My little YouTuber is at ‘er again. He built a small Lego train engine for his little brother.

Lego train engine

First you take a green two-er flat thingy and you put it on the back, or the front facing this way. Then you take this circle piece and put right … ugh, it won’t go on right. Oh, I forgot, you put this flat four stud piece on first. Then put this piece here. Oops, I mean here.


Following those directions you might get something that looks like this. Or you might get something entirely different. But that was just his first try. After that he realized he need to know what he was going to say, he needed names or at the very least a description of each piece as well as show it to the viewer. By take three he had it pretty much all figured out and was good to go. Since he’s building small things at the moment I’m trying to encourage him to be able to do it in one take. The less editing (or none) the better.

That’s about how the transcript went on the first couple tries. Between takes, he decided on a name for each piece, except one. An adapter like piece that allows you to build horizontally instead of vertically.

I know it’s not nice to tease. Fortunately, you can’t see or hear his mother and I giggling at him in the background. Crash has watched his share of YouTube videos to know the gist of what he’s doing. I do have to give him credit though. He’s significantly¬†better in front of the camera than I am. Or at least than I remember being at that age.

Stay tuned. He has an elephant tutorial coming tomorrow!



Good Enough

So I’ve been thinking lately, how good is good enough? How much is too much? How much is not enough? What’s “just right”? Is there even such a thing as just right? How do I know when I’ve crossed any of these lines?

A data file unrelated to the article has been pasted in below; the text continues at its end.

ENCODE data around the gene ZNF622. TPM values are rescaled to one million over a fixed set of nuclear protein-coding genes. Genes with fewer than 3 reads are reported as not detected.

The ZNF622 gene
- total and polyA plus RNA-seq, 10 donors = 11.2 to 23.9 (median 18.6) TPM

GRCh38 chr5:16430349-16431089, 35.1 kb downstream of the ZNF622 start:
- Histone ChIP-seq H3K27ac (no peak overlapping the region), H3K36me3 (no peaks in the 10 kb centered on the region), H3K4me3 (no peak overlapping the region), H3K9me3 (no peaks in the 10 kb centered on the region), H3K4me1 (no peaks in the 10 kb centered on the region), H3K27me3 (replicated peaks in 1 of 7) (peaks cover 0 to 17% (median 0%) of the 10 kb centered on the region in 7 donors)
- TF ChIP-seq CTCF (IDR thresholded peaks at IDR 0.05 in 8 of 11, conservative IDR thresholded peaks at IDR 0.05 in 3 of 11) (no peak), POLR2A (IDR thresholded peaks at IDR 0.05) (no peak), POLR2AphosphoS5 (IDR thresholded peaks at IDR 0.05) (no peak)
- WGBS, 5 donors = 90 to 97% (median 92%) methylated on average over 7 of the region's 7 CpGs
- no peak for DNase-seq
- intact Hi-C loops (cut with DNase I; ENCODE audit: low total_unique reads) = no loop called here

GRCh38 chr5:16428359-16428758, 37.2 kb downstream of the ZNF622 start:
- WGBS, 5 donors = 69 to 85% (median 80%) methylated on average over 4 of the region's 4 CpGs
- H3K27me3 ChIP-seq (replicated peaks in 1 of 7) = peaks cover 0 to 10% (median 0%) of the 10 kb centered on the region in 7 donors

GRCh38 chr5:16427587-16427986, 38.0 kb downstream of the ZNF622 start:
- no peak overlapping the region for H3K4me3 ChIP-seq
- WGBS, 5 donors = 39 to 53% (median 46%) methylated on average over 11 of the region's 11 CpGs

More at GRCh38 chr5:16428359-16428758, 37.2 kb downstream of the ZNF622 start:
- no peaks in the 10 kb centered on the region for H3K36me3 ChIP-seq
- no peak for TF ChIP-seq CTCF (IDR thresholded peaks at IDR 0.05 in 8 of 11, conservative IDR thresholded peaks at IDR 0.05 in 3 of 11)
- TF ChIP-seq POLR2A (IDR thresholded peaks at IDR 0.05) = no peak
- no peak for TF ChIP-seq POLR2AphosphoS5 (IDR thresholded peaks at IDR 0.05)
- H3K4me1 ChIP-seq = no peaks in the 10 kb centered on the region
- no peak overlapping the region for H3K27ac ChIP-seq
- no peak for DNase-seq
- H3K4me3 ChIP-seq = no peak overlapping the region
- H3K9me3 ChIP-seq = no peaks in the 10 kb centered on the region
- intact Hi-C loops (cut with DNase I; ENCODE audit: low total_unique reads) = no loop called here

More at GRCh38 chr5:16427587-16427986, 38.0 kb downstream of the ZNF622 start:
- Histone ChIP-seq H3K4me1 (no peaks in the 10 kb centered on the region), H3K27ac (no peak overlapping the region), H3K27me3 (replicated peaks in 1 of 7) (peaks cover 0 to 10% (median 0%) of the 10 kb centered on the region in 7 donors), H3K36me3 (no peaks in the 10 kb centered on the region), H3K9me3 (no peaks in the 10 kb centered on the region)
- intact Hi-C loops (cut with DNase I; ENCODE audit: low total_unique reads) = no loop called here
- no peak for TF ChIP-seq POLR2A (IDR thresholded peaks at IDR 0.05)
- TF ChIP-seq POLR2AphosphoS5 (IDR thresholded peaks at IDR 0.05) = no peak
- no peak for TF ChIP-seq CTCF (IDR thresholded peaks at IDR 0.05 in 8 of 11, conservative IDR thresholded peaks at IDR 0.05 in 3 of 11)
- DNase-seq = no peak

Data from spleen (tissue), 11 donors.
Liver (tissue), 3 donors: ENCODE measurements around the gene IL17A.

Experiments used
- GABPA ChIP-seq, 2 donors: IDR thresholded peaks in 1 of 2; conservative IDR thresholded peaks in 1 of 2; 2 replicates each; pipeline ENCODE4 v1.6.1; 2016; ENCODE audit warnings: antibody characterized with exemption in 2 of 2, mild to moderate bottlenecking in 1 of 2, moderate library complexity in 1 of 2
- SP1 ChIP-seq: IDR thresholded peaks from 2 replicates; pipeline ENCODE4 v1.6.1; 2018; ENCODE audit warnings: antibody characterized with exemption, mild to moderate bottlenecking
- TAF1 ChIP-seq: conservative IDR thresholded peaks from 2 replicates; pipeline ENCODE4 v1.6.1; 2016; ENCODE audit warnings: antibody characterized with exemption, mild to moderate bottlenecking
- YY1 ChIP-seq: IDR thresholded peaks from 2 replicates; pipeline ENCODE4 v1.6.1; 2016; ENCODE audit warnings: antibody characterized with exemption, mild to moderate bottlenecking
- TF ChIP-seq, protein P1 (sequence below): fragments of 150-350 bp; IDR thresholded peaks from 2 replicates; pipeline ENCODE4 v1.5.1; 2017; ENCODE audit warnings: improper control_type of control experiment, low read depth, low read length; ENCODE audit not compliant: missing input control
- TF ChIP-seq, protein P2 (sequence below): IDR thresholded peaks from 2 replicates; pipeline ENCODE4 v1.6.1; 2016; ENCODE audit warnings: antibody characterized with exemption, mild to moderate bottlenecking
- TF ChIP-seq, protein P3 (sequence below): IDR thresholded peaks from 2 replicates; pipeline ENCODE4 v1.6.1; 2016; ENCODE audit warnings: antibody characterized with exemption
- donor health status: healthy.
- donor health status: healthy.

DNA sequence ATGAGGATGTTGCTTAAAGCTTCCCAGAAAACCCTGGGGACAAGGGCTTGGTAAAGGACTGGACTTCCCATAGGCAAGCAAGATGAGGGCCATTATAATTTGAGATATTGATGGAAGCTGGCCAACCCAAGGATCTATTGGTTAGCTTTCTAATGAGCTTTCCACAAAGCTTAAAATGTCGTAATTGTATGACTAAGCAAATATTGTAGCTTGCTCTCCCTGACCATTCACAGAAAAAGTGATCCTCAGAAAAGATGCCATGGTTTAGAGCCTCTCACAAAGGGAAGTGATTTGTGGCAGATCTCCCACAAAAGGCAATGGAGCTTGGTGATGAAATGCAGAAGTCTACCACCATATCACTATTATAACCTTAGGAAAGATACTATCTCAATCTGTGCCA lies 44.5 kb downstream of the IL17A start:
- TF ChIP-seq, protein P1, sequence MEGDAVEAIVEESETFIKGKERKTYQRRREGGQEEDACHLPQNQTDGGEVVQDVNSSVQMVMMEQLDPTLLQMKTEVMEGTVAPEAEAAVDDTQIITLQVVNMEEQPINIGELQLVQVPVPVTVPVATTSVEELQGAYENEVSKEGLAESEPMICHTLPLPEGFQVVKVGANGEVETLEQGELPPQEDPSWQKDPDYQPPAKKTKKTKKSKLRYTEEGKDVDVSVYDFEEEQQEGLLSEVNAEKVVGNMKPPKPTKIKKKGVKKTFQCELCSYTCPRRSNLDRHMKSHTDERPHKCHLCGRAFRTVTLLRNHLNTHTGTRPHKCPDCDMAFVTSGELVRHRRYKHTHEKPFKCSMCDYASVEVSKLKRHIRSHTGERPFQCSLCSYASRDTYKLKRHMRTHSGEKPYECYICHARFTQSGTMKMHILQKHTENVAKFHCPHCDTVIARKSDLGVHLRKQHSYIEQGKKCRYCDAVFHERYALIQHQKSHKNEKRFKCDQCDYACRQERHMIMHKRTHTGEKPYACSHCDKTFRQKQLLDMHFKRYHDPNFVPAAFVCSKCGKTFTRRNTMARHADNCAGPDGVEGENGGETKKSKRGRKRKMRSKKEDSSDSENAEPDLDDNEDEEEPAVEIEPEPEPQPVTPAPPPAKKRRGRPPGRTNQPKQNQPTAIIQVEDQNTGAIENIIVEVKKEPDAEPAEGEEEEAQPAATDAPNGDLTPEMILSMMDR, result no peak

Parenting is a tough task. There are manuals and instruction books. There are internet articles describing personal opinions. There are some scientific studies. There are guidelines. But really, is there any one right answer?

There are books about how to get your baby to sleep. Guidelines about what and how much your kid should be eating and drinking. There are recommendations about exercise and screen time and time spent reading. There are suggestions about potty training and breast feeding and what to pack for their school lunch. There are also some pretty strong opinions about what not to feed your kids. But how do we know what’s right?

Some say there is no such thing as perfect. There is no perfect parent. I beg to differ. I say if you’re kids are happy, healthy, and educated, you are the perfect parent. Here’s how to tell what’s right for your kid. You take all of those of opinions, guidelines, suggestions, studies, and recommendations and toss them right out the window. On a busy highway. With lots of transfer trucks. Or you could drown those ideologies in the ocean. Or burn them in wood stove. Or an active volcano.

There really is no exact right. There is no one size fits all. Especially in parenting. There certainly is a wrong, of course. But perfect is whatever works for your kid. How we got our kids to sleep all night will be different from what others do. How could one book instruct us all? How we got our sons potty trained is different from how others will do it. And I’m not even going to get started on that lactation consultant who attempted to help DW in hospital.

So how much is too much? How much is not enough?

How do I know we’re perfect parents? Because we doubt ourselves nearly every step of the way. We question ourselves…¬†What the hell are we doing wrong? We question the kids… What the hell is wrong with them?

So, how good is good enough? How much is too much? How much is not enough? What’s “just right”? Is there even such a thing as just right? How do I know when I’ve crossed any of these lines? That’s for us to decide for ourselves. We have put aside what the “experts” say because they are not experts on our kids. We are. We live with the heathens which makes us the experts on our kids. No one knows them like we do.¬† We have discovered “too much” and it ain’t pretty. We have found “not enough” and it’s uglier than a blobfish. We found our perfect and it works, well… perfectly.

Did I write this just to make myself feel adequate? Most likely. Are we perfect parents? Damn straight we are.